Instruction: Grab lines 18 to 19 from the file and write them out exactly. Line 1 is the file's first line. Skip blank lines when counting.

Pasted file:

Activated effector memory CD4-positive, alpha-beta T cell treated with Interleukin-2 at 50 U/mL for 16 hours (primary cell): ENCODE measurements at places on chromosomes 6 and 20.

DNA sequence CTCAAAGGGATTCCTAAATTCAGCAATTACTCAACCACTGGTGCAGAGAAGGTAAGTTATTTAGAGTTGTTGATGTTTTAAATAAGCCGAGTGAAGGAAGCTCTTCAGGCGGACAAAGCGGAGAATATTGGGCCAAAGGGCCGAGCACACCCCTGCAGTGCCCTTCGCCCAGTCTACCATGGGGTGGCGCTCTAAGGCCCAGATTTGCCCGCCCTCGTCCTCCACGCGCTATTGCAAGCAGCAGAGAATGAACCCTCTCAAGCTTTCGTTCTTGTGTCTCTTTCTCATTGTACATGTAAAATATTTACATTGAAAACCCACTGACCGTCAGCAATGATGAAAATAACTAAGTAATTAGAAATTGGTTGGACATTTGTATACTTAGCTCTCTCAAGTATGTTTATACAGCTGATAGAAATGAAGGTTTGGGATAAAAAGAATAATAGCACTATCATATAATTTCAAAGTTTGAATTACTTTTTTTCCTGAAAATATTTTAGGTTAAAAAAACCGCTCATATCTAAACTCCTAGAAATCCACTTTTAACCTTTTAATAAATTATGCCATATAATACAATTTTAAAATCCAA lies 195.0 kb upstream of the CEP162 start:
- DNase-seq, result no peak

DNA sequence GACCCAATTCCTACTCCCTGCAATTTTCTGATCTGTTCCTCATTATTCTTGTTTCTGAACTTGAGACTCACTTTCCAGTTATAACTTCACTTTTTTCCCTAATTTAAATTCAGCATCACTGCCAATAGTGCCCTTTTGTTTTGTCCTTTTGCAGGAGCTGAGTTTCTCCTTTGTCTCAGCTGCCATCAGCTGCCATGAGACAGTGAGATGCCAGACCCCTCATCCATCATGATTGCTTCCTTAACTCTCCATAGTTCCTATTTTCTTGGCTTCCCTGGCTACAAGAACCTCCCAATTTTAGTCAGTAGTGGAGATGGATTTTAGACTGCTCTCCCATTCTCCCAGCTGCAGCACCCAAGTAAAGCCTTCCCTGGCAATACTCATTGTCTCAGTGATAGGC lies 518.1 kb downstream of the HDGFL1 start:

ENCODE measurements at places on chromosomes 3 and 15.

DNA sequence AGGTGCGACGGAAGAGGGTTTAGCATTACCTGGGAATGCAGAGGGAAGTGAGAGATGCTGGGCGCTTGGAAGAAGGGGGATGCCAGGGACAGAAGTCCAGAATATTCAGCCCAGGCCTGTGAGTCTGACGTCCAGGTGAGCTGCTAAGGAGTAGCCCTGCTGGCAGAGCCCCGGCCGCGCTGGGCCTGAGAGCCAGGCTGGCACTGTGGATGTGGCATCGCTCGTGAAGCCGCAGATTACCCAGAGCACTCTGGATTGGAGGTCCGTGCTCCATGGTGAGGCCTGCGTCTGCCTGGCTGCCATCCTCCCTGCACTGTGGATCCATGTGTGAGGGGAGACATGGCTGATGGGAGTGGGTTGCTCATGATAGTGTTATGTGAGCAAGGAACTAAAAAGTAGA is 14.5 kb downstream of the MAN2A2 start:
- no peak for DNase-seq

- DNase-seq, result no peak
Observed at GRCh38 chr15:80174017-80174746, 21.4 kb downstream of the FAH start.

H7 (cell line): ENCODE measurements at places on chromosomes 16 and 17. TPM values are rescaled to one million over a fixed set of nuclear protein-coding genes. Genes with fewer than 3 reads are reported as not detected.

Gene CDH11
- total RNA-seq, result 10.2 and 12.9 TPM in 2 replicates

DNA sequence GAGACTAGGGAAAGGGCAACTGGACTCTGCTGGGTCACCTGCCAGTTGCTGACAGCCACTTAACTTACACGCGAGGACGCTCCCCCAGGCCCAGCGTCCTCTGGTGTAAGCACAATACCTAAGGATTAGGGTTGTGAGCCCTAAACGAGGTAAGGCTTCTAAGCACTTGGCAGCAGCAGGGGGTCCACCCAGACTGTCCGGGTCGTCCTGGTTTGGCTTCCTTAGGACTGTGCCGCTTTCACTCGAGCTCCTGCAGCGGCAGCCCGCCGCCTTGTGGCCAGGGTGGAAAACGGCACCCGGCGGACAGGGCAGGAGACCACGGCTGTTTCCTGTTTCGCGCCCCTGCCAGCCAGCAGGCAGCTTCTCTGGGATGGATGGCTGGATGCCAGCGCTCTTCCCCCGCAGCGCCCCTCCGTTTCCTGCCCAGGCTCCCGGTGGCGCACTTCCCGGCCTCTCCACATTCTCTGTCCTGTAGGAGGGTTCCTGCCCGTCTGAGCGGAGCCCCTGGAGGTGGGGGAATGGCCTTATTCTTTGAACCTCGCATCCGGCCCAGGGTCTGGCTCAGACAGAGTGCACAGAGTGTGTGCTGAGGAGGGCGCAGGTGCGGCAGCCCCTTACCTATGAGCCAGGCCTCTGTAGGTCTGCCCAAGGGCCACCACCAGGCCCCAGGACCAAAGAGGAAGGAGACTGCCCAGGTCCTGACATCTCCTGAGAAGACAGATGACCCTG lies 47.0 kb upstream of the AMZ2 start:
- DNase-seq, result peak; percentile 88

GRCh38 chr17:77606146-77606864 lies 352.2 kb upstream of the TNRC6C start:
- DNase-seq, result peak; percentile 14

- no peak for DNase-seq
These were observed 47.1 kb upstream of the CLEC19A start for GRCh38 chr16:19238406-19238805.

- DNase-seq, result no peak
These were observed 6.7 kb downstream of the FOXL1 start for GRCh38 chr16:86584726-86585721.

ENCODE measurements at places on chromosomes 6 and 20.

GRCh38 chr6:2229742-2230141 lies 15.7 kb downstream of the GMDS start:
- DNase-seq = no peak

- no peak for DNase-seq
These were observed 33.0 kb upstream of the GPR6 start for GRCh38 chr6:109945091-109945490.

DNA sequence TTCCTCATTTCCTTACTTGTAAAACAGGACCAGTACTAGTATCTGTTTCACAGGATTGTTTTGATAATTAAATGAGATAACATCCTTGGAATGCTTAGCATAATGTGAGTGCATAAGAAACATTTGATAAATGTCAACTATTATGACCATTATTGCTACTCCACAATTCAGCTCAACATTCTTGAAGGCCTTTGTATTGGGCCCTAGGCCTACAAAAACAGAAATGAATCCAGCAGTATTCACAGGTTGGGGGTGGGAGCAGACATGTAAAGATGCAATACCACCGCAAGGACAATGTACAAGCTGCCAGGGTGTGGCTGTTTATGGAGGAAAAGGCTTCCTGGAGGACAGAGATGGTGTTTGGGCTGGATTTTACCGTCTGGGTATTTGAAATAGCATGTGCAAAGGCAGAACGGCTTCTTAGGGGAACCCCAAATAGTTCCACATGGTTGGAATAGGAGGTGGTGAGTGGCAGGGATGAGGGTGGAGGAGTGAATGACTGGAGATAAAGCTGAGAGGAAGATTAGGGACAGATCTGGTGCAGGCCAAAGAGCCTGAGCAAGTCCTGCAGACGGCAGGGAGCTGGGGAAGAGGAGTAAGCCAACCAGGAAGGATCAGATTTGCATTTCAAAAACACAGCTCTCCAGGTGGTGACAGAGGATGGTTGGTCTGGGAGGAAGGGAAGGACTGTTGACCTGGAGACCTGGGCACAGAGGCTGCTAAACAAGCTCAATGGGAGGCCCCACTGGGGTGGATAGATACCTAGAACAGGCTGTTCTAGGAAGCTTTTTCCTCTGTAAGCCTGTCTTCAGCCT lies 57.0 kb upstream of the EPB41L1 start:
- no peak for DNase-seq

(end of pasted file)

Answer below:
These were observed 47.1 kb upstream of the CLEC19A start for GRCh38 chr16:19238406-19238805.

- DNase-seq, result no peak